We may be headed for another “tough on crime” era, in which politicians both cynical and cowardly pander to voters’ worst impulses, and the result is disastrous policies that make our country demonstrably worse. It’s everything bad about our politics, cooked down to a rancid sludge of hate and fear.
If you’re old enough to remember the 1980s and 1990s, you know why the possibility of a return to that kind of politics is so disturbing. Then as now, the problem was real and profound, but the politics that surrounded it were poisonous, and we’re still living with the consequences.
Driving this development is the fact that crime has risen across the country in the last year, after a long period of steady decline. Polls show crime increasing as a concern, and Republicans fervently hope the issue can be used to generate the fear that sends voters rushing toward candidates promising the harshest possible response.
That’s what happened in the New Mexico race, which is to fill the seat of Interior Secretary Deb Haaland in a district Joe Biden won last year by 23 points. With the Democratic candidate almost sure to win, Republican Mark Moores focused his campaign primarily on crime, all but claiming his opponent Melanie Stansbury wants to see your family raped and murdered.
For instance, watch this horrific TV ad from Moores alleging that Stansbury wants to empty federal prisons and “dismantle” the police, over shadowy video of a man throwing a sack over the head of a woman in a dark alley while the sounds of children’s screams echo in the background.
“Murderers, rapists, and child molesters walking free,” the ad says. “Stop the madness. Stop Melanie Stansbury. Before it’s too late.”
We’re likely to see many more ads like that one, ads that could have been transported from the 1994 election. That year, which would give Republicans huge victories at the national and state level, the “tough on crime” trend reached a fever pitch.
At the time I was working in a political consulting firm, and the plans we drew up for all of our clients had them focusing almost exclusively on crime. On one conference call, a candidate questioned the plan, arguing that she had other issues she wanted to discuss. My boss told her that in his judgment, “Every second you spend talking about anything other than crime does nothing but contribute to your defeat.”
Every campaign across the country agreed, so it was a self-fulfilling prophecy: Candidates only talked about crime, so if you didn’t talk about crime you were in trouble. Those debates were not productive, to say the least. Democrats and Republicans competed to be the “toughest” — committing to create new classes of crimes, advocating the longest sentences, proposing infinite spending on prisons. Republicans did it gleefully and Democrats did it out of fear, but both participated.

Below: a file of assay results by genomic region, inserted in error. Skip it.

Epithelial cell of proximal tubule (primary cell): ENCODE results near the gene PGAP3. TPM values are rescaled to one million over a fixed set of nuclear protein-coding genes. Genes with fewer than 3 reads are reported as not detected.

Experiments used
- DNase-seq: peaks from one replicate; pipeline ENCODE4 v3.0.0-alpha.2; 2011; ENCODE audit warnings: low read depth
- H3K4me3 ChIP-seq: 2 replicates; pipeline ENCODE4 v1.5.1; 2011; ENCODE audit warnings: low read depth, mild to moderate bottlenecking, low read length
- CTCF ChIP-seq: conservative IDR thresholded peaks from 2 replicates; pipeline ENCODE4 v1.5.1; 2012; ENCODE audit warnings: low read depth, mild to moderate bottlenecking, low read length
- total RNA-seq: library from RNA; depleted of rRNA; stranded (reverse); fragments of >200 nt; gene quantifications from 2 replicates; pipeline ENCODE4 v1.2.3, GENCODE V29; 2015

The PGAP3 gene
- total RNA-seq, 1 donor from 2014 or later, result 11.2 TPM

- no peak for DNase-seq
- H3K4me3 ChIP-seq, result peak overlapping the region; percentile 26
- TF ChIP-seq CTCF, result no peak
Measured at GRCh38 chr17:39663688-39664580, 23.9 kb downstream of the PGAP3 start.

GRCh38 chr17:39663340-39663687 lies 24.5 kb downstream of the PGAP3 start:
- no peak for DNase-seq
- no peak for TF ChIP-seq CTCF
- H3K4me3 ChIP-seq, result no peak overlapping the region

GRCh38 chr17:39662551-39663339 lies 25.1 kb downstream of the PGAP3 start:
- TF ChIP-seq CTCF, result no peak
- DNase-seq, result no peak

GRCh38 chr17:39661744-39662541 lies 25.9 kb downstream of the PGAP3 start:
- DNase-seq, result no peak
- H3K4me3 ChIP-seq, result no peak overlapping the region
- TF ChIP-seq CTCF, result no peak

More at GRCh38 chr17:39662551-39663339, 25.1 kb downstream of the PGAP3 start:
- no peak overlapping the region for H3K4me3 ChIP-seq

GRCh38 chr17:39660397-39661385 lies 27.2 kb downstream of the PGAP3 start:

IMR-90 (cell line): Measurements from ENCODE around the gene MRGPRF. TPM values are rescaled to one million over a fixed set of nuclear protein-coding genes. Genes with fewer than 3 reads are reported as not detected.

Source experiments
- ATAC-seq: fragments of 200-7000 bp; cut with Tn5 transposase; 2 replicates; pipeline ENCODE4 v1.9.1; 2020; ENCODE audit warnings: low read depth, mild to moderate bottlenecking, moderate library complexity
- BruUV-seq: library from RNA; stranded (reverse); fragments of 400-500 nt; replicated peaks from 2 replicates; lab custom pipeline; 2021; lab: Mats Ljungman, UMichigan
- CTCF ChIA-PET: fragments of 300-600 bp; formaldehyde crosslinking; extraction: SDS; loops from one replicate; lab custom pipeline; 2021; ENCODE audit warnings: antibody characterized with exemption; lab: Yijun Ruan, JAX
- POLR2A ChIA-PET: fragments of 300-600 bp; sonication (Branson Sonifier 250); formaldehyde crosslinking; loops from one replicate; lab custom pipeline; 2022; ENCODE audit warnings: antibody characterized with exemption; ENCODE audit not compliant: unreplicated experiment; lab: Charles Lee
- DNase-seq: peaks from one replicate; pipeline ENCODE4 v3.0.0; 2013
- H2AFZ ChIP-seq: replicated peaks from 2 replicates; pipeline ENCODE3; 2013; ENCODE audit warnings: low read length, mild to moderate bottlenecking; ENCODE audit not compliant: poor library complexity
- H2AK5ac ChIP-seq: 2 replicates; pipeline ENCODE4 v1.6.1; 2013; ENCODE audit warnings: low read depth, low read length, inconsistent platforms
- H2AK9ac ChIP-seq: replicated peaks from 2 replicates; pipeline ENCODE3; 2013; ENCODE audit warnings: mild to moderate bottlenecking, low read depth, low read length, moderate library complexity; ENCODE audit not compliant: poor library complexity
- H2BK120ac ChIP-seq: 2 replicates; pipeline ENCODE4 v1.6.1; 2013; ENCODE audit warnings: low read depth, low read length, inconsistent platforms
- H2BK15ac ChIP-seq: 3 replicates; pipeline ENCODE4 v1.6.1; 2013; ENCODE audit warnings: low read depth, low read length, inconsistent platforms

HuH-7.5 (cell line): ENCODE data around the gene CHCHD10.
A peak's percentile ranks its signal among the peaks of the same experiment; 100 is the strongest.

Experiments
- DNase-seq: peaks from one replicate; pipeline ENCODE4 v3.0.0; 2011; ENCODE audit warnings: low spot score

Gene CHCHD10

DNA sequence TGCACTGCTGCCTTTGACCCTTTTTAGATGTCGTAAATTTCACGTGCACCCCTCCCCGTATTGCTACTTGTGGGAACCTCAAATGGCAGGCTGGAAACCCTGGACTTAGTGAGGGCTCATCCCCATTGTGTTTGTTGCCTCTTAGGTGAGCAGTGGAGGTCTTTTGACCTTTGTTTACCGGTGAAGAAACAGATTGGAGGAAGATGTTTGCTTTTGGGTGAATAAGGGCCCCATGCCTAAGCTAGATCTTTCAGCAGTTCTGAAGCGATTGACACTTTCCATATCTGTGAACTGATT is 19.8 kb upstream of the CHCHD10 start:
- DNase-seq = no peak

If a candidate said that perhaps we should be smart rather than tough, or that locking up as many people as possible might not be the best solution to the problem, they would quickly become the target of lurid ads like the one Moores aired in New Mexico. Those ads exacerbated the atmosphere of fear and panic, and helped spur a wave of draconian crime policies.
Though some of them have been undone — for instance, in New York the NYPD no longer subjects the city’s entire population of Black and Latino men to an unceasing campaign of harassment and abuse — many of those policies remain.
Even though our prison population has declined slightly in the last few years, the U.S. still locks people up at spectacularly higher rates than any other country. According to the most recent data, in Japan there are 38 people incarcerated for every 100,000 residents; the number for Germany is 69, and for Canada it’s 104. In the United States, that number is 639. There are over 2 million Americans behind bars.
Now who thinks that crime being a hot campaign issue in 2022 is going to lead to thoughtful policy change that produces results we can all be proud of?
Adding to the problem is that we aren’t sure exactly what has produced the recent spike in crime. Conservatives argue that police had their feelings hurt by last summer’s protests, and in response they withdrew, doing fewer patrols of high-crime areas and being less aggressive about solving crimes that had already occurred.
That certainly may be part of the explanation, but only a part. Other possible factors are the way the pandemic hampered the operation of the criminal justice system, economic distress caused by the recession, and a wave of gun buying that put more guns in circulation. Ebbs and flows in crime rates are enormously difficult to explain definitively; criminologists are still arguing about the best way to account for the historic declines we saw over the last couple of decades.
But what we can say for sure is that in an atmosphere of rising crime, the politics around the issue degrade into the worst ugliness our system can produce. That’s something we all ought to be afraid of.